Although Rongioletti and Rebora hypothesized that an association of ABCD with hypertension and/or anti-hypertensive medications was suggested from their analysis, the association merely may represent a consequence of the commonality of both hypertension in the general middle-aged and post-menopausal population and the current treatment regimens utilized to manage the condition. Whereas the cutaneous adverse effects of ACEIs have included angioedema, pruritus, bullous eruptions, urticaria, lichenoid eruptions, other generalized eruptions, photosensitivity, and hair loss, this class of medications previously had not been reported to induce disorders of pigmentation [2, 3]. A host of other drugs, such as antimalarials, chemotherapeutic agents, heavy metals, and antibiotics, have been associated with hyperpigmentation of various morphologies [4, 5, 6]. This association of ABCD and hypertension and/or anti-hypertensives, and in particular, ACEIs, may be coincidental.

The clinical and histopathologic findings of ABCD may link this entity more closely to a dermatosis of sun damage, such as poikiloderma of Civatte. Owing to the findings of hyperpigmentation, epidermal atrophy, and superficial telangiectases observed in both dermatoses, it is conceivable that ABCD is a related dyspigmentation disorder that is acquired from years of accumulated ultraviolet exposure, which manifests in the photodistributed site of the dorsal aspects of the forearms. Although ACEIs have not been shown to cause cutaneous pigmentary change, the possibility remains that ABCD results from the higher level of photosensitivity associated with ACEIs on occasion [2]. Our patient also had solar lentigines on the dorsal aspects of the forearms, which is a finding consistent with cumulative ultraviolet exposure.

There is currently no data on treatment of this pigmentary disorder. The natural history of pigmentary disorders is characterized by a chronic and protracted course, and treatment is often difficult, prolonged, and unsatisfactory. Our patient has thus far not pursued treatment for her asymptomatic eruption, but efforts still may be made to attenuate the dyschromia in patients who seek improvement. One potentially important consideration is to decrease, as much as possible, sun exposure; most disorders of pigmentation are aggravated by ultraviolet rays that enhance melanin synthesis and subsequent accumulation. Daily use of a broad-spectrum sunscreen is an important part of any therapeutic approach. Current treatments for other acquired skin hyperpigmentation disorders include depigmentating agents, such as hydroquinone and azelaic acid, chemical peels that physically remove melanin in the superficial layer of skin, and disruption of melanin granules by lasers, such as the Q-switched, pigment-specific lasers or resurfacing lasers (pulsed/scanned CO2 or erbium:YAG lasers) [7]. In the case of poikiloderma of Civatte, a review of the literature identified ablative fractional photothermolysis and nonablative fractional photothermolysis to be potentially effective modalities of treatment. These entities also have potential utility in melasma, postinflammatory hyperpigmentation, nevus of Ota, hypo- and hyperpigmented scars, laser-induced hypo- and hyperpigmentation, and dyschromia associated with photoaging [8]. Owing to the fact that the increased melanin pigment in ABCD is localized to the epidermis, responsiveness to treatment may be reasonably expected.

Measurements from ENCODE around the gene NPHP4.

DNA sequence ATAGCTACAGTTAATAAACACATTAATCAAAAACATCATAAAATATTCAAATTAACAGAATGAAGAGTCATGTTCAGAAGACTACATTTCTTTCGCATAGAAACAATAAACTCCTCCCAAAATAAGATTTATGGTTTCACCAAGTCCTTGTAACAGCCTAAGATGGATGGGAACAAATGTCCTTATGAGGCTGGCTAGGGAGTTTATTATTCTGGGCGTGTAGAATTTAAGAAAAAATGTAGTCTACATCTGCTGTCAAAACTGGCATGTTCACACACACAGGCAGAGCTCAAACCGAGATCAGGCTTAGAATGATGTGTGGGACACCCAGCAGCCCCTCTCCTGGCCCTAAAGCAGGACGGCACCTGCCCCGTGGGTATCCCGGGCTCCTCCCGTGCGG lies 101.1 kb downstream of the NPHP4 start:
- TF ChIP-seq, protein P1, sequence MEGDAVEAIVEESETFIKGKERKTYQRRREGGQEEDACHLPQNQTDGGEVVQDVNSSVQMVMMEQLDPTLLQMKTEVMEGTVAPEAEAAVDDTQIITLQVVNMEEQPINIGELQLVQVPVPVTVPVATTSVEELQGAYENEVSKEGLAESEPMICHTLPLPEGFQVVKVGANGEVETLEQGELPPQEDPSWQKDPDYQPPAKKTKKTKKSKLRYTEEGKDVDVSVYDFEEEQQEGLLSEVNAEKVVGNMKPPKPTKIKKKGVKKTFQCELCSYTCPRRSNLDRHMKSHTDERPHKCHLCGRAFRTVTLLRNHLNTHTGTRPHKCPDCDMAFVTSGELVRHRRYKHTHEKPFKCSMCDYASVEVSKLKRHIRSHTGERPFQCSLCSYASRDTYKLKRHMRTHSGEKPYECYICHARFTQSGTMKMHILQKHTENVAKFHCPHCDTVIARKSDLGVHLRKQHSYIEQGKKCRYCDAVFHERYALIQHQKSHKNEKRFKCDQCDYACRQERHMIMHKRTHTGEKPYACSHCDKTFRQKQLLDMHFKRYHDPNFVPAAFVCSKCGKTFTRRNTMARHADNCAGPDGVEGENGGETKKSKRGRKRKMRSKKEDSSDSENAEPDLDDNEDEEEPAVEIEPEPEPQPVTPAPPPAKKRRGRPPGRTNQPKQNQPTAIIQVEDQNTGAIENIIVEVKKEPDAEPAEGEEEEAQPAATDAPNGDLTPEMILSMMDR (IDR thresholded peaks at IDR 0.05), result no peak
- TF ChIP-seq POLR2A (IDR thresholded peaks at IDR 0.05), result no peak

In summary, we describe a pigmentary disorder primarily of the dorsal aspects of the forearms, which occured in a post-menopausal, woman, Fitzpatrick skin type II, with a long-standing history of hypertension and ACEI usage. The clinical morphology and histopathologic findings are consistent with the newly described entity, acquired brachial cutaneous dyschromatosis. Whereas direct pigmentary induction by ACEIs or another unidentified agent remains to be investigated, ABCD tentatively may be considered to be a manifestation of chronic sun damage in this population, which either occurs on a background of cumulative UV damage or as a reaction pattern that is induced by drug-induced photosensitivity. Management options remain to be elucidated, but photoprotection may be expected to figure prominently in the treatment armamentarium.

References

1. Rongioletti F, Rebora A. Acquired brachial cutaneous dyschromatosis: a common pigmentary disorder of the arm in middle-aged women. J Am Acad Dermatol 2000;42: 680 [PubMed]

2. Steckelings UM, et al. Angiotensin-converting enzyme inhibitors as inducers of adverse cutaneous reactions. Acta Derm Venereol 2001;81:321 [PubMed]

3. Goodfield MJ, Millard LG, Severe cutaneous reactions to captopril. Br Med J 1985; 290:1111 [PubMed]

4. Hendrix JD Jr, Greer KE. Cutaneous hyperpigmentation caused by systemic drugs. Int J Dermatol 1992;31:458 [PubMed]

5. Bigby M, et al. Allergic cutaneous reactions to drugs. Primary Care. W.B. Saunders Company: Philadelphia. 1989;16:713

6. Dereure O. Drug-induced skin pigmentation: epidemiology, diagnosis and treatment. Am J Clin Dermatol 2001; 2:253 [PubMed]

7. Nikolaou V, et al. Established treatments of skin hypermelanoses. J Cosmet Dermatol 2006; 5:303 [PubMed]

8. Tierney EP, Hanke CW. Review of the literature: treatment of dyspigmentation with fractionated resurfacing. Derm Surg 2010; 6:1499 [PubMed]